Bob Iger signals Disney Hulu strategy shift
Iger said Thursday in an exclusive CNBC interview with David Faber that “everything is on the table” with regard to Hulu’s future.
“We are intent on reducing our debt,” Iger said. “I’ve talked about general entertainment being undifferentiated. I’m not going to speculate if we’re a buyer or a seller of it. But I’m concerned about undifferentiated general entertainment. We’re going to look at it very objectively.”
Disney currently owns 66% of Hulu, with Comcast owning the rest. The two companies struck a deal in 2019 in which Comcast can force Disney to buy (or Disney can require Comcast to sell) the remaining 33% in January 2024 at a guaranteed minimum total equity value of $27.5 billion, or about $9.2 billion for the stake.
Just five months ago, then-Disney CEO Bob Chapek said he’d like to own all of Hulu “tomorrow” if he could. Chapek’s strategy revolved around eventually tying Hulu together with Disney+ to give consumers a “hard bundle” option in which viewers could watch programming from both the family friendly Disney+ and the adult-focused Hulu. Comcast’s stake in Hulu prevented Disney from moving forward with his plans.
“I would like nothing more than to come up with that solution for an early agreement,” Chapek said in a September interview with CNBC. “But that takes two parties to come up with something that is mutually agreeable.”
Chapek held a conversation in 2021 with Comcast CEO Brian Roberts to try to escalate the sale of Hulu, according to people familiar with the matter. Roberts floated a number of possible ideas, including Disney selling ESPN to Comcast, said the people, who asked not to be named because the discussions were private. No substantive conversations have occurred since, the people said.
Despite the shrinking pay-TV subscriber base, ESPN and many cable networks still rake in a lot of profit, something Disney wasn’t willing to give up, especially as it helps to fund the streaming business, the people said. Iger said this week that while a spinout was considered in his absence, it was concluded ESPN should stay with Disney. He said discussions about a sale were not taking place.
Another proposition floated to Disney was to have Comcast buy out Hulu. Comcast executives believe Hulu could supercharge its streaming efforts beyond Peacock, the company’s flagship streaming service, according to people familiar with the matter. They remain open to a variety of possibilities with Hulu, the people said. Peacock has about 20 million paying subscribers. Hulu has about 48 million subscribers. Both services are only available in the U.S. and U.S. territories.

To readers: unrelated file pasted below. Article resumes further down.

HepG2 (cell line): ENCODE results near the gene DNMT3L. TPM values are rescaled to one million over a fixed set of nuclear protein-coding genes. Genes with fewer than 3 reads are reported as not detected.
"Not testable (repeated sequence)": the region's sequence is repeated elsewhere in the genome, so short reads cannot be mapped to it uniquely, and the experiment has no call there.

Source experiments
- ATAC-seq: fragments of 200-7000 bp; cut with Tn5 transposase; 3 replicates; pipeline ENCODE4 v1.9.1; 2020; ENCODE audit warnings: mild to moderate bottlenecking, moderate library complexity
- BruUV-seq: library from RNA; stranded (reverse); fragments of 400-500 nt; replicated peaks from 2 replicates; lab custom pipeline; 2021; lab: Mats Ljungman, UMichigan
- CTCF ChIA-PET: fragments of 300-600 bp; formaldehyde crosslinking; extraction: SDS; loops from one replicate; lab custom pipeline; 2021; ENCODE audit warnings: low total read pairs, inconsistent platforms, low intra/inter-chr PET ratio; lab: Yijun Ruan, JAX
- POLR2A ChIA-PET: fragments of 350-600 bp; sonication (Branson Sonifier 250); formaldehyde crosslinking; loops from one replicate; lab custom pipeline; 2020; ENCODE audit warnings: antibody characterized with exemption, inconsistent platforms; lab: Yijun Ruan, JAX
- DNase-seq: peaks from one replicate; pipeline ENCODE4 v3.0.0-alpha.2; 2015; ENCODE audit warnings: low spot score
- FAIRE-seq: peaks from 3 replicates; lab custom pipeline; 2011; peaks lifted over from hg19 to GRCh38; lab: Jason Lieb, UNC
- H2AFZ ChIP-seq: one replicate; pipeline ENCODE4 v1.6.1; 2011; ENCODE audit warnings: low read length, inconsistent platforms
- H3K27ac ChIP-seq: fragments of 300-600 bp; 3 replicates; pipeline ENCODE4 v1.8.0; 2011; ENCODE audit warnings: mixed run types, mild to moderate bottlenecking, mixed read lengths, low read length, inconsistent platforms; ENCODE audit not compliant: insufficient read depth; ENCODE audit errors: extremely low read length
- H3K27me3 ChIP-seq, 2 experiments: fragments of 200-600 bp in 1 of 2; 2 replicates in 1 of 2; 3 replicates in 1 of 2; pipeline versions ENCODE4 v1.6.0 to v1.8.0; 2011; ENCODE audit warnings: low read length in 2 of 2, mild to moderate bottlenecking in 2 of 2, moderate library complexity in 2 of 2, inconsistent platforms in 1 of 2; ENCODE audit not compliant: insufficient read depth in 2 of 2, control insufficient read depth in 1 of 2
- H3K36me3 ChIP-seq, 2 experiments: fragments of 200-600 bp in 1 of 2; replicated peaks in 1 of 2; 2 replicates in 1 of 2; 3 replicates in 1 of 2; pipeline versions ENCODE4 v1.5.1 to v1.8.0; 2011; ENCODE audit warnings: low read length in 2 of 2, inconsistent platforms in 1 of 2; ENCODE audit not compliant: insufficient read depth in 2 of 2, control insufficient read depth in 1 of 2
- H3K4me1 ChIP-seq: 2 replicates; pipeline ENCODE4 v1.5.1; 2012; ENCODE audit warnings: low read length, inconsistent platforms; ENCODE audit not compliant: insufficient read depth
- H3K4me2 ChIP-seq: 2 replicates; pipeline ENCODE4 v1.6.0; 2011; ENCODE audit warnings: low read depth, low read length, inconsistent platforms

Spokespeople for Comcast and Disney declined to comment.
Comcast executives walked away from those discussions resigned to taking Disney’s money in 2024 rather than gaining full ownership of Hulu, as CNBC reported in September.
Those circumstances may have shifted with Iger’s return. It’s possible Iger’s comments Thursday were just posturing. Threatening to be a seller of Hulu rather than a buyer may lower the price of the streaming asset, which would behoove Disney is it were to actually buy the 33% stake from Comcast.
Iger has previously championed Hulu as part of Disney’s strategy to offer three relatively low-priced services (Disney+, Hulu and ESPN+) rather than one mega-product that likely be the most expensive streaming service. His thinking had been that giving subscribers too much content in one product may lead to what happened with cable TV — consumers begin feeling they’re paying too much money for content they’re not watching.
Selling Hulu would unwind this strategy, and it also may lead to cancellations of Disney+ and ESPN+. Disney has pushed its bundle of the three services for $12.99 per month (with ads). That’s about a 50% discount to buying the three services separately, which would cost nearly $26.
Still, publicly acknowledging Disney could be open to selling Hulu is a bold move. It puts Hulu employees on high alert and adds uncertainty to Iger’s own company. Iger’s comments may also be meant to draw a reaction from shareholders.
Iger’s Hulu commentary also challenges one of his long-held edicts: don’t strengthen Comcast at Disney’s behest.
When Iger acquired the majority of Fox’s assets for $71 billion in 2019, one of his primary motivating factors was to make sure Comcast didn’t acquire a majority stake in Hulu. Activist investor Nelson Peltz, who Thursday dropped his proxy fight to get a Disney board seat, had been arguing that Iger dramatically overpaid for Fox. Iger’s defense of that deal was passing on it would have strengthened Comcast and weakened Disney in the streaming wars, according to people familiar with his thinking.
Competitive tension between Comcast and Disney isn’t new. Roberts made a hostile bid to acquire Disney for $54 billion in 2004. Previous NBCUniversal CEO Steve Burke left Disney to come work for Roberts in 1998. In a streaming environment, Disney’s products take eyeballs and subscription revenue away from Peacock, and vice versa.
Still, Iger and Roberts have a strong working relationship, according to people familiar with the matter. Iger even spoke at an internal NBCUniversal event last year.
Both companies will need to work closely together to agree on any conclusion for Hulu. Even if Disney buys the remaining stake of Hulu, the sides must agree on fair market value. Iger’s comments Thursday may be the starting gun on what could be months of negotiations to follow.
WATCH: Watch CNBC’s full interview with Disney CEO Bob Iger
Disclosure: Comcast owns NBCUniversal, the parent company of CNBC.